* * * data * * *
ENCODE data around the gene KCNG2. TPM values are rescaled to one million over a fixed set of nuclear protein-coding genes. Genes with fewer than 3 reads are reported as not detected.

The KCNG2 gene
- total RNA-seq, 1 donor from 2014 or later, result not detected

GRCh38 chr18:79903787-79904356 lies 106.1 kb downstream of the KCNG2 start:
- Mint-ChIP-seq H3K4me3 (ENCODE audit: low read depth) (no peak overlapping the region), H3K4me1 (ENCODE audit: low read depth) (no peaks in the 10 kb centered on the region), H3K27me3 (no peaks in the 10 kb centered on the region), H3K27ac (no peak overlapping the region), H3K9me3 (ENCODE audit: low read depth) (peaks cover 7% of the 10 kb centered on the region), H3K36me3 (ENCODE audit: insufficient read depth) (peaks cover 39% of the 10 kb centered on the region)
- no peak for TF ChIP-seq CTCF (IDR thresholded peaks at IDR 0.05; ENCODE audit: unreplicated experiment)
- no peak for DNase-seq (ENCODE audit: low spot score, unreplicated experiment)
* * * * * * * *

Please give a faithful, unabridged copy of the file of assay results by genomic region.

ENCODE data around the gene KCNG2. TPM values are rescaled to one million over a fixed set of nuclear protein-coding genes. Genes with fewer than 3 reads are reported as not detected.

The KCNG2 gene
- total RNA-seq, 1 donor from 2014 or later, result not detected

GRCh38 chr18:79903787-79904356 lies 106.1 kb downstream of the KCNG2 start:
- Mint-ChIP-seq H3K4me3 (ENCODE audit: low read depth) (no peak overlapping the region), H3K4me1 (ENCODE audit: low read depth) (no peaks in the 10 kb centered on the region), H3K27me3 (no peaks in the 10 kb centered on the region), H3K27ac (no peak overlapping the region), H3K9me3 (ENCODE audit: low read depth) (peaks cover 7% of the 10 kb centered on the region), H3K36me3 (ENCODE audit: insufficient read depth) (peaks cover 39% of the 10 kb centered on the region)
- no peak for TF ChIP-seq CTCF (IDR thresholded peaks at IDR 0.05; ENCODE audit: unreplicated experiment)
- no peak for DNase-seq (ENCODE audit: low spot score, unreplicated experiment)